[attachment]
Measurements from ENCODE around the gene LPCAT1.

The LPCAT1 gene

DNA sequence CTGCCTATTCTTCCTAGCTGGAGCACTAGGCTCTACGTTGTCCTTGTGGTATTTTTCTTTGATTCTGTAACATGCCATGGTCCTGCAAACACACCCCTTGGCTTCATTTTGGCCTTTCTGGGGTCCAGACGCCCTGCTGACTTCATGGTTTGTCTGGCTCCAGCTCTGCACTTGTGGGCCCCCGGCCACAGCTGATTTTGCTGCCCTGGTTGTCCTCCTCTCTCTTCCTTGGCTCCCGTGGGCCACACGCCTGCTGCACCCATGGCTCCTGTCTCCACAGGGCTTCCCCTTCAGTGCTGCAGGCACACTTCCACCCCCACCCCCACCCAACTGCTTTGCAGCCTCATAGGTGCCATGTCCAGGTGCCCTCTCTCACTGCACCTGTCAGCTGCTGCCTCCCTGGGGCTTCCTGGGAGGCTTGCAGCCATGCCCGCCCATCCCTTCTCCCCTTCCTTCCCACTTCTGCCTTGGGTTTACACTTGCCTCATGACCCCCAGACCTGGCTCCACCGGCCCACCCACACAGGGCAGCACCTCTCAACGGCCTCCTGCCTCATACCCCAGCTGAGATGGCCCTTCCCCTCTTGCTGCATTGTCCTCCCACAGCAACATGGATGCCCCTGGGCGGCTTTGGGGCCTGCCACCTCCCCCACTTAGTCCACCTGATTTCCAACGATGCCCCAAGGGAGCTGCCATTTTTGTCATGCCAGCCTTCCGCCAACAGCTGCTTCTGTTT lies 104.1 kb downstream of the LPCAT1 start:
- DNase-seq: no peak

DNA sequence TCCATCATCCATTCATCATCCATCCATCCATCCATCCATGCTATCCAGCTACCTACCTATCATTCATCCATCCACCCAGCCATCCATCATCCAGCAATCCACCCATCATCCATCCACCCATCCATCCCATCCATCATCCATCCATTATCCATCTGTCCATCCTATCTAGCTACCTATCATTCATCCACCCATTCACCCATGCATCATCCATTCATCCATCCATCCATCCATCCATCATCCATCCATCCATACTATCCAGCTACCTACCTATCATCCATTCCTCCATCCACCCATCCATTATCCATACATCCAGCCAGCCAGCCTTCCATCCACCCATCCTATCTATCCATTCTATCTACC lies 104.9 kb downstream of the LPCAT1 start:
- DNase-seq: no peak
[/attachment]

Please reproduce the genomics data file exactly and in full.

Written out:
Measurements from ENCODE around the gene LPCAT1.

The LPCAT1 gene

DNA sequence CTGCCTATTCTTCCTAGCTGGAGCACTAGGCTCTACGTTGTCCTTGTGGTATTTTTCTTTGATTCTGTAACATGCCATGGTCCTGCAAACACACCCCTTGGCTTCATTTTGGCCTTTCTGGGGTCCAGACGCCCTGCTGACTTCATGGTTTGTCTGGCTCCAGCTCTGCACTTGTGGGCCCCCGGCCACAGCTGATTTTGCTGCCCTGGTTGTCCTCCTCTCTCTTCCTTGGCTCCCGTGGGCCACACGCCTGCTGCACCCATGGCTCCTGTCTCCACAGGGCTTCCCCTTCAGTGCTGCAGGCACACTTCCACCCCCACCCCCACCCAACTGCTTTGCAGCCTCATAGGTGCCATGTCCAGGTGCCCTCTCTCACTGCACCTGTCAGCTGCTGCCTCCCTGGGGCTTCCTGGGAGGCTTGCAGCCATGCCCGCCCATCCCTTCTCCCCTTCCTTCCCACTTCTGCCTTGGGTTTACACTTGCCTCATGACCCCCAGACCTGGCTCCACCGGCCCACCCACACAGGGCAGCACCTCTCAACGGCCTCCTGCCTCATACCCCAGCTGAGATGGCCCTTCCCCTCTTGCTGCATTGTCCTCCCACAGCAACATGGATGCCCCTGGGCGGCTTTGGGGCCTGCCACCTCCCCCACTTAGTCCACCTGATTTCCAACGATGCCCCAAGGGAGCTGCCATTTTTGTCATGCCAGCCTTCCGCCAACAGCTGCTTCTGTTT lies 104.1 kb downstream of the LPCAT1 start:
- DNase-seq: no peak

DNA sequence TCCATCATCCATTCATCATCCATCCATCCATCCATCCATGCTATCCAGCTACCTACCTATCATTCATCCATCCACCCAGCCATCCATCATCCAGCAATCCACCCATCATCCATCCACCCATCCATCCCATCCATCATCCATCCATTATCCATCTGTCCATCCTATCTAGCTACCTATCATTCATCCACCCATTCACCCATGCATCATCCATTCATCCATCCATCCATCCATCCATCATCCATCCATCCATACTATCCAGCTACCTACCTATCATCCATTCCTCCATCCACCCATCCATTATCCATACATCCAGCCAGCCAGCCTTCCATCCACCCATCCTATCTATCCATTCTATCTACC lies 104.9 kb downstream of the LPCAT1 start:
- DNase-seq: no peak